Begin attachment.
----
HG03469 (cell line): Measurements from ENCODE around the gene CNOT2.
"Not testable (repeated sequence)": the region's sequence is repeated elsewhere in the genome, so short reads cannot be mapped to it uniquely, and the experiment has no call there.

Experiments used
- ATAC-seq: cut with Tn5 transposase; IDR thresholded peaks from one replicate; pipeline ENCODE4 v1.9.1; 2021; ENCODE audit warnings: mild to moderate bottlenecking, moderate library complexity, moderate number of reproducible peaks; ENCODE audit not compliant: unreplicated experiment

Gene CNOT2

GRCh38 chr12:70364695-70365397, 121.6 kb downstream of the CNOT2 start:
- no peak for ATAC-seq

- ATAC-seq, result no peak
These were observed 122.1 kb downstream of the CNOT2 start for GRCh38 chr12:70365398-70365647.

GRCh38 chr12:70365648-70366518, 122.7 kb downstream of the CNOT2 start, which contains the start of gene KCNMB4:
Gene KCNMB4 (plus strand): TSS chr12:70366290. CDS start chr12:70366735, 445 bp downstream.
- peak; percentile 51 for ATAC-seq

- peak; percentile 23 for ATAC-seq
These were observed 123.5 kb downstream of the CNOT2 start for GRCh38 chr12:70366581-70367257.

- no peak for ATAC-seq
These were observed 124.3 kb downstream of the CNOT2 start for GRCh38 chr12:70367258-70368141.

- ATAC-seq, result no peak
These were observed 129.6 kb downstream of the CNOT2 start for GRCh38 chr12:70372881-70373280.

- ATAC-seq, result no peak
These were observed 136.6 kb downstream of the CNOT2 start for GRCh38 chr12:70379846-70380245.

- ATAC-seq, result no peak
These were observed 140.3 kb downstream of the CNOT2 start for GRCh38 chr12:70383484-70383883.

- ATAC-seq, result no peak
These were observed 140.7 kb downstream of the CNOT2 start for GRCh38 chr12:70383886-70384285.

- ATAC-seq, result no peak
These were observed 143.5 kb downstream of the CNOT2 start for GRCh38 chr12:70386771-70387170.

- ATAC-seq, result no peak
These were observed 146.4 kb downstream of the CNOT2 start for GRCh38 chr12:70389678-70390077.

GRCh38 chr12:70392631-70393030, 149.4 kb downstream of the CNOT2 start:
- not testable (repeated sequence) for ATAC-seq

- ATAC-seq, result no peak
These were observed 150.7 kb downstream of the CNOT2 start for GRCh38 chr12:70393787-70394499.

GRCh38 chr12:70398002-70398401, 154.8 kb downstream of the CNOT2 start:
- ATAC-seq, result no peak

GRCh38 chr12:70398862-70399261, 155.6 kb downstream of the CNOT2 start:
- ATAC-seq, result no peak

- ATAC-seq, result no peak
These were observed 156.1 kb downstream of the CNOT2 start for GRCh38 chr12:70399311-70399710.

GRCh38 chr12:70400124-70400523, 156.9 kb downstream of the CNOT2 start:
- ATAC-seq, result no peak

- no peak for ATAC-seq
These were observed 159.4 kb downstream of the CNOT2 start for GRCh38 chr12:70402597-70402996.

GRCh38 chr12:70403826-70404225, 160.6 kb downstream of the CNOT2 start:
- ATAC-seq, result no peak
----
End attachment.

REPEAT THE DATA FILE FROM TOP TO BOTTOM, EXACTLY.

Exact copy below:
HG03469 (cell line): Measurements from ENCODE around the gene CNOT2.
"Not testable (repeated sequence)": the region's sequence is repeated elsewhere in the genome, so short reads cannot be mapped to it uniquely, and the experiment has no call there.

Experiments used
- ATAC-seq: cut with Tn5 transposase; IDR thresholded peaks from one replicate; pipeline ENCODE4 v1.9.1; 2021; ENCODE audit warnings: mild to moderate bottlenecking, moderate library complexity, moderate number of reproducible peaks; ENCODE audit not compliant: unreplicated experiment

Gene CNOT2

GRCh38 chr12:70364695-70365397, 121.6 kb downstream of the CNOT2 start:
- no peak for ATAC-seq

- ATAC-seq, result no peak
These were observed 122.1 kb downstream of the CNOT2 start for GRCh38 chr12:70365398-70365647.

GRCh38 chr12:70365648-70366518, 122.7 kb downstream of the CNOT2 start, which contains the start of gene KCNMB4:
Gene KCNMB4 (plus strand): TSS chr12:70366290. CDS start chr12:70366735, 445 bp downstream.
- peak; percentile 51 for ATAC-seq

- peak; percentile 23 for ATAC-seq
These were observed 123.5 kb downstream of the CNOT2 start for GRCh38 chr12:70366581-70367257.

- no peak for ATAC-seq
These were observed 124.3 kb downstream of the CNOT2 start for GRCh38 chr12:70367258-70368141.

- ATAC-seq, result no peak
These were observed 129.6 kb downstream of the CNOT2 start for GRCh38 chr12:70372881-70373280.

- ATAC-seq, result no peak
These were observed 136.6 kb downstream of the CNOT2 start for GRCh38 chr12:70379846-70380245.

- ATAC-seq, result no peak
These were observed 140.3 kb downstream of the CNOT2 start for GRCh38 chr12:70383484-70383883.

- ATAC-seq, result no peak
These were observed 140.7 kb downstream of the CNOT2 start for GRCh38 chr12:70383886-70384285.

- ATAC-seq, result no peak
These were observed 143.5 kb downstream of the CNOT2 start for GRCh38 chr12:70386771-70387170.

- ATAC-seq, result no peak
These were observed 146.4 kb downstream of the CNOT2 start for GRCh38 chr12:70389678-70390077.

GRCh38 chr12:70392631-70393030, 149.4 kb downstream of the CNOT2 start:
- not testable (repeated sequence) for ATAC-seq

- ATAC-seq, result no peak
These were observed 150.7 kb downstream of the CNOT2 start for GRCh38 chr12:70393787-70394499.

GRCh38 chr12:70398002-70398401, 154.8 kb downstream of the CNOT2 start:
- ATAC-seq, result no peak

GRCh38 chr12:70398862-70399261, 155.6 kb downstream of the CNOT2 start:
- ATAC-seq, result no peak

- ATAC-seq, result no peak
These were observed 156.1 kb downstream of the CNOT2 start for GRCh38 chr12:70399311-70399710.

GRCh38 chr12:70400124-70400523, 156.9 kb downstream of the CNOT2 start:
- ATAC-seq, result no peak

- no peak for ATAC-seq
These were observed 159.4 kb downstream of the CNOT2 start for GRCh38 chr12:70402597-70402996.

GRCh38 chr12:70403826-70404225, 160.6 kb downstream of the CNOT2 start:
- ATAC-seq, result no peak